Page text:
- The Washington Times - Wednesday, May 23, 2018

President Trump announced Wednesday that he had asked the Commerce Department to consider an investigation of automobile and auto-parts imports that could clear the way for imposing tariffs or quotas.

The investigation, known as a Section 232 investigation, would determine whether the import of cars and truck threatens national security interests.

“Today, I met with Secretary of Commerce Wilbur Ross to discuss the current state of our automobile industry. I instructed Secretary Ross to consider initiating a Section 232 investigation into imports of automobiles, including trucks, and automotive parts to determine their effects on America’s national security,” Mr. Trump said in a statement.

He added, “Core industries such as automobiles and automotive parts are critical to our strength as a Nation.”

The president had teased the announcement throughout the day, saying he had “big news” for the U.S. auto industry.



“There will be big news coming soon for our great American Autoworkers. After many decades of losing your jobs to other countries, you have waited long enough!” he tweeted in the morning.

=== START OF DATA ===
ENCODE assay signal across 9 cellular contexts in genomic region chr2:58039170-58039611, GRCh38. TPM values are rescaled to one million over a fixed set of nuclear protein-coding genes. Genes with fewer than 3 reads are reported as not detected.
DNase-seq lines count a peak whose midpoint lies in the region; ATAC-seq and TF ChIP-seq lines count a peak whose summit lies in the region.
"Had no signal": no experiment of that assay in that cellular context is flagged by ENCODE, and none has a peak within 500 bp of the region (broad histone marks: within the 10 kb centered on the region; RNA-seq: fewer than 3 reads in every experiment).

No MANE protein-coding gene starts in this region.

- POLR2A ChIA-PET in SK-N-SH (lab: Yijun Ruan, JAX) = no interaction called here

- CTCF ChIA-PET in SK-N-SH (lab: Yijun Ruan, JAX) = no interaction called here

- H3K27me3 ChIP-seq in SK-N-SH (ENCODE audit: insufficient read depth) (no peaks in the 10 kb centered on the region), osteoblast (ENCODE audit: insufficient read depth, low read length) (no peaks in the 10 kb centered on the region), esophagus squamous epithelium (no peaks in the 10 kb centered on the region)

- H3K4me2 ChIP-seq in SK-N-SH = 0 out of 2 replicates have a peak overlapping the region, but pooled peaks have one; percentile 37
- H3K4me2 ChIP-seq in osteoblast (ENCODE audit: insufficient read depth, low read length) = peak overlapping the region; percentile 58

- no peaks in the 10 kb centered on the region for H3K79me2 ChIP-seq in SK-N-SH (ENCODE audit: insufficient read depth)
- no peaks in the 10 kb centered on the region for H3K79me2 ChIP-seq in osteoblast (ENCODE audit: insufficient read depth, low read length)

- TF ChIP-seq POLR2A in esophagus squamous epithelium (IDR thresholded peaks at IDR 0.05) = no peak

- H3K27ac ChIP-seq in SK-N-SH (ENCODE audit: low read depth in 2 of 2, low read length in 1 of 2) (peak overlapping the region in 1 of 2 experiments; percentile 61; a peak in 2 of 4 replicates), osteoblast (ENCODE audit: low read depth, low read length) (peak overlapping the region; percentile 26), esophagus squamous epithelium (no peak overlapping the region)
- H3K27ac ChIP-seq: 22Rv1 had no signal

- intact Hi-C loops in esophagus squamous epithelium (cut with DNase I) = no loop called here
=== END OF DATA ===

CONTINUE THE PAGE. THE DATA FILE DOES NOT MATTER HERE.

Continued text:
The move could free Mr. Trump to slap tariffs on cars made in Mexico by Detroit’s “Big Three” — something he has threatened to do to fix the loss of American manufacturing jobs from the North American Free Trade Agreement.

Mr. Trump’s past use of tariffs and threats of tariffs irked free trade advocates, including many in his Republican Party. The tariffs he threatened on $150 billion worth of Chinese imports stoked fears of a trade war between the world’s two largest economies, but both sides have backed off tariffs for ongoing trade talks.

Section 232 of the Trade Expansion Act of 1962 gives the executive branch the ability to conduct investigations to “determine the effects on the national security of imports.” Within 270 days of initiating any investigation, the Commerce Department must issue a report to the president with the investigation’s findings, including whether certain imports threaten to impair America’s national security.

The president then has 90 days to determine whether he concurs with the findings and, whether to use his statutory authority under Section 232 “to adjust the imports” as necessary, including through tariffs or quotas.

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